Fifty-five of the most prominent men in America met in Philadelphia in the spring and summer of 1787 to correct the problems with the Articles of Confederation. Instead of amending the Articles, as they were instructed to do by the Confederation Congress and by their state legislatures, the delegates drafted a completely new form of government that they submitted to the American people to ratify. For a variety of reasons, the delegates to the Constitutional Convention chose to meet in secret. Consequently, as a self-contained body receiving no assistance from outside, the Convention served as a classroom in the science of government with some of the most learned instructors in the country. Much of this instruction was utilized by delegates during the year-long debate over the ratification of the Constitution.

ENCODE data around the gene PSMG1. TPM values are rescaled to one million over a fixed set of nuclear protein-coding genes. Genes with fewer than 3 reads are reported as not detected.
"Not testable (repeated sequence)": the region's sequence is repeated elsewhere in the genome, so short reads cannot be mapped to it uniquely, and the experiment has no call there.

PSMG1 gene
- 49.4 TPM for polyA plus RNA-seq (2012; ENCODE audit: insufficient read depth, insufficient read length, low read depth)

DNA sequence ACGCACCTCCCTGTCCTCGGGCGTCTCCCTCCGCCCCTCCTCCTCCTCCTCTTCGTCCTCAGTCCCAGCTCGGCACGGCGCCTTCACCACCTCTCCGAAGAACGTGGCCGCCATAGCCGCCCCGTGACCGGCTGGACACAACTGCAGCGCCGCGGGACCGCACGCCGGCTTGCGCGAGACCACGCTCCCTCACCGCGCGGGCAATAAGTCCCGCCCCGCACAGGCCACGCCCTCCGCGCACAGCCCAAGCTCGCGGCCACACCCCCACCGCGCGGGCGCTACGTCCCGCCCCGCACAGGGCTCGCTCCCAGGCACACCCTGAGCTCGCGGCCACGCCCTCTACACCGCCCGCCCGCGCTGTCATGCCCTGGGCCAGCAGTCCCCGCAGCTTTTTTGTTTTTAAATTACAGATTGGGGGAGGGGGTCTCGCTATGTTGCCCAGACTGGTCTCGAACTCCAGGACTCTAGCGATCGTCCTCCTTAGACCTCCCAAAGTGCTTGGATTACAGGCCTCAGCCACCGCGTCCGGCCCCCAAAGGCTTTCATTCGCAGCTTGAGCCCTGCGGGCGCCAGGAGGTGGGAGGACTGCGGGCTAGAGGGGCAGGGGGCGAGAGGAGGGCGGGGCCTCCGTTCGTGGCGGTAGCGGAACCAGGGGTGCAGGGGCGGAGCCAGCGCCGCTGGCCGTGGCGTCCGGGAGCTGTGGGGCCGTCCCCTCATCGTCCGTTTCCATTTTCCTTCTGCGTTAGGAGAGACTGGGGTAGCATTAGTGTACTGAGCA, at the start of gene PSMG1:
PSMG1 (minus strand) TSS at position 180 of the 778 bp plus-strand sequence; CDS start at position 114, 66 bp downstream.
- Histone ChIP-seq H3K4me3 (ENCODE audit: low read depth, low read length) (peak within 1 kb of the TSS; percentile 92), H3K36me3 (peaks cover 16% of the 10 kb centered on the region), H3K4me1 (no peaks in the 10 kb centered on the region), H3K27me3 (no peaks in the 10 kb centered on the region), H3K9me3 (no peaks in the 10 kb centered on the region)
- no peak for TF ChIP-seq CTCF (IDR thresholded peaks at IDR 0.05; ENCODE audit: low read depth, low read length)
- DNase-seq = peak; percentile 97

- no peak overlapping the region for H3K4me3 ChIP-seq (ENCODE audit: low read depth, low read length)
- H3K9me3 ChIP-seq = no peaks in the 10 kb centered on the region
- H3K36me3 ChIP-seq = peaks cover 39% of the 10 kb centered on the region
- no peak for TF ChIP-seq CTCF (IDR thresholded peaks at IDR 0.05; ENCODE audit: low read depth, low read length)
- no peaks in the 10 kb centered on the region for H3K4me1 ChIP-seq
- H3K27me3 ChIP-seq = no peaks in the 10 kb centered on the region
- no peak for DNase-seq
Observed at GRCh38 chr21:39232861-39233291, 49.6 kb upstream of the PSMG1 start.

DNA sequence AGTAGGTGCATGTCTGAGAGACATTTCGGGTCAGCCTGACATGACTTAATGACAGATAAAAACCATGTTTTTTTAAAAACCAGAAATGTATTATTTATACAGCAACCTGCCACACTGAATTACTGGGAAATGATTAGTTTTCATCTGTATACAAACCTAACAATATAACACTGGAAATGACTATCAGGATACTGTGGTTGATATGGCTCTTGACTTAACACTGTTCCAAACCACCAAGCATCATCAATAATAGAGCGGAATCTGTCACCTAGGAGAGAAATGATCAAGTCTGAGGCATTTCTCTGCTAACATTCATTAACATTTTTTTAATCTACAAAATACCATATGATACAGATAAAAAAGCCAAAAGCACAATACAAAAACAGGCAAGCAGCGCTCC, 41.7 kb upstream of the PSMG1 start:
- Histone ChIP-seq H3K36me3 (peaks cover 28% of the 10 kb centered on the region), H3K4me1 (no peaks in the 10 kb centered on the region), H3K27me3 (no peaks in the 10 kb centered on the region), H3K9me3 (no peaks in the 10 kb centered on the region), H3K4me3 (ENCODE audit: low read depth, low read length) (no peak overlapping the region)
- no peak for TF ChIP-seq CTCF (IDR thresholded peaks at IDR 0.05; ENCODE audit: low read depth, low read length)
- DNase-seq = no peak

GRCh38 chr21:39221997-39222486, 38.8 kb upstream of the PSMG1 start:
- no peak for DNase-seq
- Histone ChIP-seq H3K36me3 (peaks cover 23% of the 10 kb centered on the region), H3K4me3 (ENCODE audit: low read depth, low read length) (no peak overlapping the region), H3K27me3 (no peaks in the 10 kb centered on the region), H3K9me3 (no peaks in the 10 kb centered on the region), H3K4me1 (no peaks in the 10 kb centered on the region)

As the Constitutional Convention neared the end of its proceedings, most Americans were encouraged to accept whatever might be proposed. Pennsylvania delegate Gouverneur Morris, however, warned his fellow delegates that the process of ratification should be hurried because opposition to the Constitution would steadily increase. Two other delegates—George Washington and Alexander Hamilton— took a more positive approach and encouraged states and private individuals not to oppose the Constitution merely because some of its provisions did not favor them.